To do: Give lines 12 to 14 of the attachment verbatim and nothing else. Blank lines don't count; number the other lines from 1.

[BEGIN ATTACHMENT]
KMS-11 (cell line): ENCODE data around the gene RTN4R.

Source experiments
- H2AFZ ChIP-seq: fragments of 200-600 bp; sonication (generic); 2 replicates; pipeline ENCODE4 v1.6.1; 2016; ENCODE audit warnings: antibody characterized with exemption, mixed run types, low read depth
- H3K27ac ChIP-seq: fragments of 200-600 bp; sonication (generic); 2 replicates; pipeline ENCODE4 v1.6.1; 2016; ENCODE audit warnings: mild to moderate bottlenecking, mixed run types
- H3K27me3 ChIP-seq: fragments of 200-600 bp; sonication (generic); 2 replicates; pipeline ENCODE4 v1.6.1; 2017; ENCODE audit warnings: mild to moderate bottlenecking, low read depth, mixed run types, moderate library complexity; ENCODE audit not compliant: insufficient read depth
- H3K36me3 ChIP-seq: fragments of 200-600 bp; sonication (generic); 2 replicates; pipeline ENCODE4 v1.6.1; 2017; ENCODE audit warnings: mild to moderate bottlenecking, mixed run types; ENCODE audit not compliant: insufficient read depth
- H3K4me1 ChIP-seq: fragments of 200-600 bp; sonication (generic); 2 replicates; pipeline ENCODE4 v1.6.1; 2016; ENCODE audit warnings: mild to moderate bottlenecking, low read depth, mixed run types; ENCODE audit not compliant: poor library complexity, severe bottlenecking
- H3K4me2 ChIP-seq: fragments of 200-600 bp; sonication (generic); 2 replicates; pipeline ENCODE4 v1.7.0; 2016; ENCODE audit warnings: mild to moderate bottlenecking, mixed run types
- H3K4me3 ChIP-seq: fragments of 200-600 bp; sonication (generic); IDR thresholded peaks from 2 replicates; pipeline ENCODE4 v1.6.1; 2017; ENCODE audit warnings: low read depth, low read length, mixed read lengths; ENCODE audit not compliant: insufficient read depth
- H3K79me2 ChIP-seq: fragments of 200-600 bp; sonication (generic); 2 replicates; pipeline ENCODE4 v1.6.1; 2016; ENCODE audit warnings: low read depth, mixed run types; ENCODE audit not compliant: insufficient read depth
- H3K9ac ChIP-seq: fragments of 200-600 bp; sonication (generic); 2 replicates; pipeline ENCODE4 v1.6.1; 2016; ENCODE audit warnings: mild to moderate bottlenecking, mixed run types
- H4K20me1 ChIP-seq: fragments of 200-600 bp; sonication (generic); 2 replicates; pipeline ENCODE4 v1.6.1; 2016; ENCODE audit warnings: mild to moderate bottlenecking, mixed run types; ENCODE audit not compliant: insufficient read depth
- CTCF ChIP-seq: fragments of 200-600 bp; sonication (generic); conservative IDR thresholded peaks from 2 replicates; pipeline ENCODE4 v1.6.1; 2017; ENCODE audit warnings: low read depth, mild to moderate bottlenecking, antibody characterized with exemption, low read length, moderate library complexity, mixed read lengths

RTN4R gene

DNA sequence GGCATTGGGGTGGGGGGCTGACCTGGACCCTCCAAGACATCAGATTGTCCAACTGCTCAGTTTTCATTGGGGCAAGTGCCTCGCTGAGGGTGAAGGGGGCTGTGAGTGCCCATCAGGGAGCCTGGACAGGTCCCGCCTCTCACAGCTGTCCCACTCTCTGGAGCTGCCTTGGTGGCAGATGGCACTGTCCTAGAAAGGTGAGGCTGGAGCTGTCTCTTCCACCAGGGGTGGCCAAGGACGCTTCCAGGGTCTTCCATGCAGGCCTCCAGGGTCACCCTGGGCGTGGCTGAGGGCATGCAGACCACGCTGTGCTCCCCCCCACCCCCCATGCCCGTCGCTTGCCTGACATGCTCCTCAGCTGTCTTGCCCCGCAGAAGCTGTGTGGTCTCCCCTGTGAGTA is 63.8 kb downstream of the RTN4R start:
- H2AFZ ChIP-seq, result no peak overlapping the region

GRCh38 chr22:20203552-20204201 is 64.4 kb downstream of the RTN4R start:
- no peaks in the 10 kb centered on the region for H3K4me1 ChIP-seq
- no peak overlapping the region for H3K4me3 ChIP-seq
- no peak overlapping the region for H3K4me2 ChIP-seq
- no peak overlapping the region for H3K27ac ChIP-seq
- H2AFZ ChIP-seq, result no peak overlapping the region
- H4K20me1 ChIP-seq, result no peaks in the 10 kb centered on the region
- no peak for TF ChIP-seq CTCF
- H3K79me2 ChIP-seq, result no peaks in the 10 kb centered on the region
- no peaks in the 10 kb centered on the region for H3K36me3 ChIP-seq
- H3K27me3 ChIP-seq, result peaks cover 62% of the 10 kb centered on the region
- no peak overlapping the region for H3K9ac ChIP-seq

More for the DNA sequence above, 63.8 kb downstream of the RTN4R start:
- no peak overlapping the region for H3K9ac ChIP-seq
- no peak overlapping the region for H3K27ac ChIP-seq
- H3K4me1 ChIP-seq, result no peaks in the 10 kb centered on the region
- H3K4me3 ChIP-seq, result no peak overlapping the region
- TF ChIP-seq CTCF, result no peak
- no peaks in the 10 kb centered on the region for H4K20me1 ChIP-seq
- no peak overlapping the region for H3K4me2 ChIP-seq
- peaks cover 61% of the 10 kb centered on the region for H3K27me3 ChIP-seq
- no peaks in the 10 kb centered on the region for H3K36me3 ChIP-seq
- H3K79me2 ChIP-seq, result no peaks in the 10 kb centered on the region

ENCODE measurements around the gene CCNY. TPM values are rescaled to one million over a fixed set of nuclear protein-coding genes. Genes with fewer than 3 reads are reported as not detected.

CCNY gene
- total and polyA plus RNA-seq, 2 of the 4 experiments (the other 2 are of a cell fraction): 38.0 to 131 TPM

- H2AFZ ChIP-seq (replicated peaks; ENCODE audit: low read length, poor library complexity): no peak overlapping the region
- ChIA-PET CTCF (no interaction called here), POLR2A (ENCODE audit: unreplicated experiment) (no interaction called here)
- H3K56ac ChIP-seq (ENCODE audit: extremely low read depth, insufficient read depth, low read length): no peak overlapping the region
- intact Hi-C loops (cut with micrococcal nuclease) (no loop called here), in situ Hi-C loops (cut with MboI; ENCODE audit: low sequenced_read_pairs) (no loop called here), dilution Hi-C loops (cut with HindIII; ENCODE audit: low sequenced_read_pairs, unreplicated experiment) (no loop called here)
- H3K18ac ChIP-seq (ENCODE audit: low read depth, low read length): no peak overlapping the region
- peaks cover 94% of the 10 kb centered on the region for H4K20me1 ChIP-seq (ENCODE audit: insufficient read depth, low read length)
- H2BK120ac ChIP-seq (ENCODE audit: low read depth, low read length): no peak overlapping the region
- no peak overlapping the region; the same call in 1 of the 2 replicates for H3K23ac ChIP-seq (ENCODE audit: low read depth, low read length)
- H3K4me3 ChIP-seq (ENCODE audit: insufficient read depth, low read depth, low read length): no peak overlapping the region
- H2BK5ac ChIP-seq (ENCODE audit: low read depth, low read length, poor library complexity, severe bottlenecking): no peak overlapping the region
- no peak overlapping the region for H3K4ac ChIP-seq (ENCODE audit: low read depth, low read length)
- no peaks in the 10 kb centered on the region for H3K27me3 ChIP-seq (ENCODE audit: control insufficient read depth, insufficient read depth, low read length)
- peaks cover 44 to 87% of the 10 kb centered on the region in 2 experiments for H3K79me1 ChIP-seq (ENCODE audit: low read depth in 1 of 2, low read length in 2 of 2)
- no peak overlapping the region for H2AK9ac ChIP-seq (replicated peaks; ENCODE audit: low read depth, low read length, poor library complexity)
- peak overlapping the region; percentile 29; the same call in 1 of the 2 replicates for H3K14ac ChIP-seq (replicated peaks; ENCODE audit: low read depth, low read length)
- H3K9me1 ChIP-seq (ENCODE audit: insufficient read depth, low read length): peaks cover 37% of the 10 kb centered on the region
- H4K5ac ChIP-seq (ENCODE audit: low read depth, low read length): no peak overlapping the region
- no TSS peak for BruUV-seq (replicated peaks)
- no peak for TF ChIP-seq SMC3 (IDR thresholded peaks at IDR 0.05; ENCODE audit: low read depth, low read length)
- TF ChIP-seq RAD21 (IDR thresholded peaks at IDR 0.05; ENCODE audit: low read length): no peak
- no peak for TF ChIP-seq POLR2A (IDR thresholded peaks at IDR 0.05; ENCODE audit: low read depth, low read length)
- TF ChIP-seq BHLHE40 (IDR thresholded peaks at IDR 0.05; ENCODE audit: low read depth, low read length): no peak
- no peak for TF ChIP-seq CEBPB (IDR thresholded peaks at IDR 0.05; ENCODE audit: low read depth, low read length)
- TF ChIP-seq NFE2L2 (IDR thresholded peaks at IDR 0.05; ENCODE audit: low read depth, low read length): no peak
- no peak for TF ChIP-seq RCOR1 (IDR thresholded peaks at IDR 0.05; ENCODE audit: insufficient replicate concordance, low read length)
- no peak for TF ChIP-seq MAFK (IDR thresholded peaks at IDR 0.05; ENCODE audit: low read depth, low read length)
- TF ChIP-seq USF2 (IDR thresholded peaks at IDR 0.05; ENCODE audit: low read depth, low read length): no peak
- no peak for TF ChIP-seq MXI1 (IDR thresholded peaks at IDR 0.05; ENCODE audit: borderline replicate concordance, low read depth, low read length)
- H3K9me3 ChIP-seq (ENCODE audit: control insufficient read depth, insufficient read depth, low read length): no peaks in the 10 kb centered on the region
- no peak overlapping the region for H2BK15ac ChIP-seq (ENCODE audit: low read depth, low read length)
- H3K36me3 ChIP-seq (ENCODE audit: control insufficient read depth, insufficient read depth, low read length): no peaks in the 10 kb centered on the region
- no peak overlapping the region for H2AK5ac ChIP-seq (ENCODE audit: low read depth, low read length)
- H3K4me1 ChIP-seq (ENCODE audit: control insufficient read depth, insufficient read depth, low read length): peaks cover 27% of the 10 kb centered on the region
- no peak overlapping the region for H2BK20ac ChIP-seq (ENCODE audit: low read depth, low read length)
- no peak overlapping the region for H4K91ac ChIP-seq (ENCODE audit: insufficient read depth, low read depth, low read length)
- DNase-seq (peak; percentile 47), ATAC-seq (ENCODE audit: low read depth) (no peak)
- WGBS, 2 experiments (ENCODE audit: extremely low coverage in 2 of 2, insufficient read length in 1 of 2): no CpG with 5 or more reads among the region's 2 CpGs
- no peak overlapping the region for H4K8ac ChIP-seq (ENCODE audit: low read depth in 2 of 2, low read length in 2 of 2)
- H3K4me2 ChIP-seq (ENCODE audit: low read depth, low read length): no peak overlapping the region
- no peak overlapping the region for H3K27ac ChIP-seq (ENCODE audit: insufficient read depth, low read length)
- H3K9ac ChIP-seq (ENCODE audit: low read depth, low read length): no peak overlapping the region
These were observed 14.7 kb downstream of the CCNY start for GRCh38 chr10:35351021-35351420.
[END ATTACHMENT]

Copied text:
- H4K20me1 ChIP-seq: fragments of 200-600 bp; sonication (generic); 2 replicates; pipeline ENCODE4 v1.6.1; 2016; ENCODE audit warnings: mild to moderate bottlenecking, mixed run types; ENCODE audit not compliant: insufficient read depth
- CTCF ChIP-seq: fragments of 200-600 bp; sonication (generic); conservative IDR thresholded peaks from 2 replicates; pipeline ENCODE4 v1.6.1; 2017; ENCODE audit warnings: low read depth, mild to moderate bottlenecking, antibody characterized with exemption, low read length, moderate library complexity, mixed read lengths

RTN4R gene